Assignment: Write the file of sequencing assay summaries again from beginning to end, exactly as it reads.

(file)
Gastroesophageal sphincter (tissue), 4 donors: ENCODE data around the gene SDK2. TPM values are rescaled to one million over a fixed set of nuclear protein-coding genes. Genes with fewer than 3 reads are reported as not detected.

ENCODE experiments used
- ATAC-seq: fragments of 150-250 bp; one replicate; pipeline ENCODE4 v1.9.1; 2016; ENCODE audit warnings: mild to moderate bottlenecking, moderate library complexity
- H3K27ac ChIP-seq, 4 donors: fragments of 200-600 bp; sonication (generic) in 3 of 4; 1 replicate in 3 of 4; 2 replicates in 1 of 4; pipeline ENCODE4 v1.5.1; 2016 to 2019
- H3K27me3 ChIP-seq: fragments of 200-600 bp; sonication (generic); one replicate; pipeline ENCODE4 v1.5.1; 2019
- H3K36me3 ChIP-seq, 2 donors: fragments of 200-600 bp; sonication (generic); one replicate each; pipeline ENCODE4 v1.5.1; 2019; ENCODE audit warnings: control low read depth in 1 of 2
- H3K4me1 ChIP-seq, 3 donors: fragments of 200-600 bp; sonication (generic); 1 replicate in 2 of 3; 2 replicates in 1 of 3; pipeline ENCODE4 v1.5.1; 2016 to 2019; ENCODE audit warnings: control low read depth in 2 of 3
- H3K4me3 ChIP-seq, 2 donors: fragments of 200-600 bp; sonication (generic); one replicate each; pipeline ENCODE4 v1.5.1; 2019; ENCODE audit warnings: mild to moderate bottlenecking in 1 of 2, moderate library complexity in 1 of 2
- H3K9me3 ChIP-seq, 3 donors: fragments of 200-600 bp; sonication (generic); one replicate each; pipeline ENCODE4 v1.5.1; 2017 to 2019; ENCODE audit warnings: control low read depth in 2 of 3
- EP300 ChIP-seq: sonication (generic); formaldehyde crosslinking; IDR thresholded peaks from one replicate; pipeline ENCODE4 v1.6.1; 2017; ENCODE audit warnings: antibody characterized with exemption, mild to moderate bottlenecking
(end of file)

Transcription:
Gastroesophageal sphincter (tissue), 4 donors: ENCODE data around the gene SDK2. TPM values are rescaled to one million over a fixed set of nuclear protein-coding genes. Genes with fewer than 3 reads are reported as not detected.

ENCODE experiments used
- ATAC-seq: fragments of 150-250 bp; one replicate; pipeline ENCODE4 v1.9.1; 2016; ENCODE audit warnings: mild to moderate bottlenecking, moderate library complexity
- H3K27ac ChIP-seq, 4 donors: fragments of 200-600 bp; sonication (generic) in 3 of 4; 1 replicate in 3 of 4; 2 replicates in 1 of 4; pipeline ENCODE4 v1.5.1; 2016 to 2019
- H3K27me3 ChIP-seq: fragments of 200-600 bp; sonication (generic); one replicate; pipeline ENCODE4 v1.5.1; 2019
- H3K36me3 ChIP-seq, 2 donors: fragments of 200-600 bp; sonication (generic); one replicate each; pipeline ENCODE4 v1.5.1; 2019; ENCODE audit warnings: control low read depth in 1 of 2
- H3K4me1 ChIP-seq, 3 donors: fragments of 200-600 bp; sonication (generic); 1 replicate in 2 of 3; 2 replicates in 1 of 3; pipeline ENCODE4 v1.5.1; 2016 to 2019; ENCODE audit warnings: control low read depth in 2 of 3
- H3K4me3 ChIP-seq, 2 donors: fragments of 200-600 bp; sonication (generic); one replicate each; pipeline ENCODE4 v1.5.1; 2019; ENCODE audit warnings: mild to moderate bottlenecking in 1 of 2, moderate library complexity in 1 of 2
- H3K9me3 ChIP-seq, 3 donors: fragments of 200-600 bp; sonication (generic); one replicate each; pipeline ENCODE4 v1.5.1; 2017 to 2019; ENCODE audit warnings: control low read depth in 2 of 3
- EP300 ChIP-seq: sonication (generic); formaldehyde crosslinking; IDR thresholded peaks from one replicate; pipeline ENCODE4 v1.6.1; 2017; ENCODE audit warnings: antibody characterized with exemption, mild to moderate bottlenecking